“There is a group of people I see that quite happily call themselves ‘transgender’ and use that as a way to organise and meet up or engage with each other, but they’re not the average patient that comes here,” my doctor went on to say when I expressed my surprise. On a personal level, it said to me that there are a lot of folks out there like me that I will never knowingly meet: I’m not happy to use the word when I describe myself. I’ve partially withdrawn from groups in my private life. I don’t find validation in those spaces.
Of course, professionally I can’t get around it. If I don’t use the word, a lot of the stuff I write doesn’t make any sense. It has a meaning that is bigger than myself: people will apply a label whether I like it or not. Labels don’t care how much you like them as an individual, they’re a matter of societal consensus.
That’s more or less why cisgender folks who get mad about their label don’t get much of my sympathy. Don’t like being called cisgender? Well, I don’t like being considered transgender but here we are. I can tap dance around it in my personal life and those close to me can know that I’m not comfortable being placed in that box. If they're respectful, they’ll not use it when talking about me. But society at large? I’m out of luck there just like everyone else.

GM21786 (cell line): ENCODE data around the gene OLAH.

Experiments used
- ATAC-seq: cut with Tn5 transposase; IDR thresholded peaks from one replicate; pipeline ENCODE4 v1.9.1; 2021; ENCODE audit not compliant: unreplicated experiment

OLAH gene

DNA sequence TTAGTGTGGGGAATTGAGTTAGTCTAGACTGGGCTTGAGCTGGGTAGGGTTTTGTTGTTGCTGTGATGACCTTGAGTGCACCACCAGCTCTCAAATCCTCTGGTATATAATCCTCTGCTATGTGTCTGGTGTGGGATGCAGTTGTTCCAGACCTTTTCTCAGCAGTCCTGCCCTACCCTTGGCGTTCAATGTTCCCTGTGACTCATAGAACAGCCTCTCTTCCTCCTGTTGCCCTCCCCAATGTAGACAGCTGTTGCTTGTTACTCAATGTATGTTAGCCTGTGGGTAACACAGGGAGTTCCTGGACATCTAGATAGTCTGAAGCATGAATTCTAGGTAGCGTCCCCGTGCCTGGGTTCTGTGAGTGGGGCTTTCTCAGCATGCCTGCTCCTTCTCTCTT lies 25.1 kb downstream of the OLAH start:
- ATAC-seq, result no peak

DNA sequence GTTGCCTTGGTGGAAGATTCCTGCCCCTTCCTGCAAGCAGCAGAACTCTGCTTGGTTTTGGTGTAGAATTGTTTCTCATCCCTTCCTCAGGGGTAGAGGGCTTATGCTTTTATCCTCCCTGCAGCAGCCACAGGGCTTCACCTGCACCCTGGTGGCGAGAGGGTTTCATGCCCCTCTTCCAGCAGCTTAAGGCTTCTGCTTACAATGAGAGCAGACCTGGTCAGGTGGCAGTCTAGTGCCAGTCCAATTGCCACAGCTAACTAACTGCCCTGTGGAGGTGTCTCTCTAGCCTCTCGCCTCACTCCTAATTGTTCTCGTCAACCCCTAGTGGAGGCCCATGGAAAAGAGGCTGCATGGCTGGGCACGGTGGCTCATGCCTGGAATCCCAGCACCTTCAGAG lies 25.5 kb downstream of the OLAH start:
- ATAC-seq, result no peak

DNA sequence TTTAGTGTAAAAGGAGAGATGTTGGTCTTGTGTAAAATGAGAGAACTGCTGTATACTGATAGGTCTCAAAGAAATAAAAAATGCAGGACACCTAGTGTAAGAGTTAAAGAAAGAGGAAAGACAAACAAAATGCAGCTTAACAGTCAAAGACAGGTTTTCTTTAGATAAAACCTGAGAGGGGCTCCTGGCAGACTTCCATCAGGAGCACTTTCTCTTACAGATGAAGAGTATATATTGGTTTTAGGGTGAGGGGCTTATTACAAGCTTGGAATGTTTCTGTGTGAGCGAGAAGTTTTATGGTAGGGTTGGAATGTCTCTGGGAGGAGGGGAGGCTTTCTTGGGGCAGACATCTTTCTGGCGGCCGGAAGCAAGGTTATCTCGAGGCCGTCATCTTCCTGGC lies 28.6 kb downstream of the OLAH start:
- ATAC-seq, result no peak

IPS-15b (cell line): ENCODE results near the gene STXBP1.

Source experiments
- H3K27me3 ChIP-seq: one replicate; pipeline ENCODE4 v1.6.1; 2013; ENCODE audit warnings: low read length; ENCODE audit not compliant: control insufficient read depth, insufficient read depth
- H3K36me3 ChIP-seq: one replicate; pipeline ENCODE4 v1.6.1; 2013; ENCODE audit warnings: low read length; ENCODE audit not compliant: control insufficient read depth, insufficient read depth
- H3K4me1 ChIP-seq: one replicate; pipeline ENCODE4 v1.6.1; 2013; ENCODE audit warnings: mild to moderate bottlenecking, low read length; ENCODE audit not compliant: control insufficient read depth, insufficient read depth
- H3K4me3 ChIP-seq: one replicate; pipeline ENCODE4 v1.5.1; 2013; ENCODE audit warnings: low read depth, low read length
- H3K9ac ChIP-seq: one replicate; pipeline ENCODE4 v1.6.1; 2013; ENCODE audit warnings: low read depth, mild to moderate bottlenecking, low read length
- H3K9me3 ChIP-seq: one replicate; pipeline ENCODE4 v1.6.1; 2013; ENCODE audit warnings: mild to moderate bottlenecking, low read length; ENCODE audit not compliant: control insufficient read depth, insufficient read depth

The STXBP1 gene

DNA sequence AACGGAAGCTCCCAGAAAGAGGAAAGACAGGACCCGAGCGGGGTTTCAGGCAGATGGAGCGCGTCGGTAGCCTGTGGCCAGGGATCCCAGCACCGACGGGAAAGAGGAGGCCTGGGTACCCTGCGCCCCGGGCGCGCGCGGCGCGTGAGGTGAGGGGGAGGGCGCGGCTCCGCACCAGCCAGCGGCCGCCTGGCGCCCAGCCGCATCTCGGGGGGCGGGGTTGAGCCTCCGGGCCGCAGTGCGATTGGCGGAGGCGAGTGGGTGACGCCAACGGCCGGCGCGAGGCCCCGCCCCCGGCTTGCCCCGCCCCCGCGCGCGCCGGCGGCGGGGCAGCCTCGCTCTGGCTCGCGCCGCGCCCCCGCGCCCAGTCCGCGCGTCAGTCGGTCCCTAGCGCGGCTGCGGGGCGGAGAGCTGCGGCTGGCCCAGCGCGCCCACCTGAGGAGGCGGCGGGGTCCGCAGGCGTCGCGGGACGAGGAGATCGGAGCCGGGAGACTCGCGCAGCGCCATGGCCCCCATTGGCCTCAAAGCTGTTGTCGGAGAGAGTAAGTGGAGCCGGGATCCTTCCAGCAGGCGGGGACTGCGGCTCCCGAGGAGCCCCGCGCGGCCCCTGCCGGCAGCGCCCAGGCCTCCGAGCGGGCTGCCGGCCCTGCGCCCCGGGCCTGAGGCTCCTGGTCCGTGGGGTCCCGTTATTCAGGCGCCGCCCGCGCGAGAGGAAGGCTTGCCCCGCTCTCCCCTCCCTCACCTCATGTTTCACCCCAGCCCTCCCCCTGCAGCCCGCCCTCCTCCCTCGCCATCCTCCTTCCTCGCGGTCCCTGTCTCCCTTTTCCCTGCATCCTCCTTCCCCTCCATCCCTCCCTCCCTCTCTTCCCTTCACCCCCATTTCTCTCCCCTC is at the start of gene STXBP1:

"THE SECOND COMMENT FROM MY GENDER DOCTOR, THAT PEOPLE USE THE WORD ‘TRANSGENDER’ AS A RALLYING CRY, SAYS SOMETHING ABOUT WHAT THE LABEL HAS COME TO MEAN: IT’S A POLITICAL TERM."
The second comment from my gender doctor, that people use the word ‘transgender’ as a rallying cry, says something about what the label has come to mean: it’s a political term. It speaks of a social movement, and one that doesn’t account for the whole group of humans that fall under the general definition of the term. If it’s a sociopolitical term rather than a personal descriptor, then it accounts for a lot of the mixed feelings people seem to have over the word.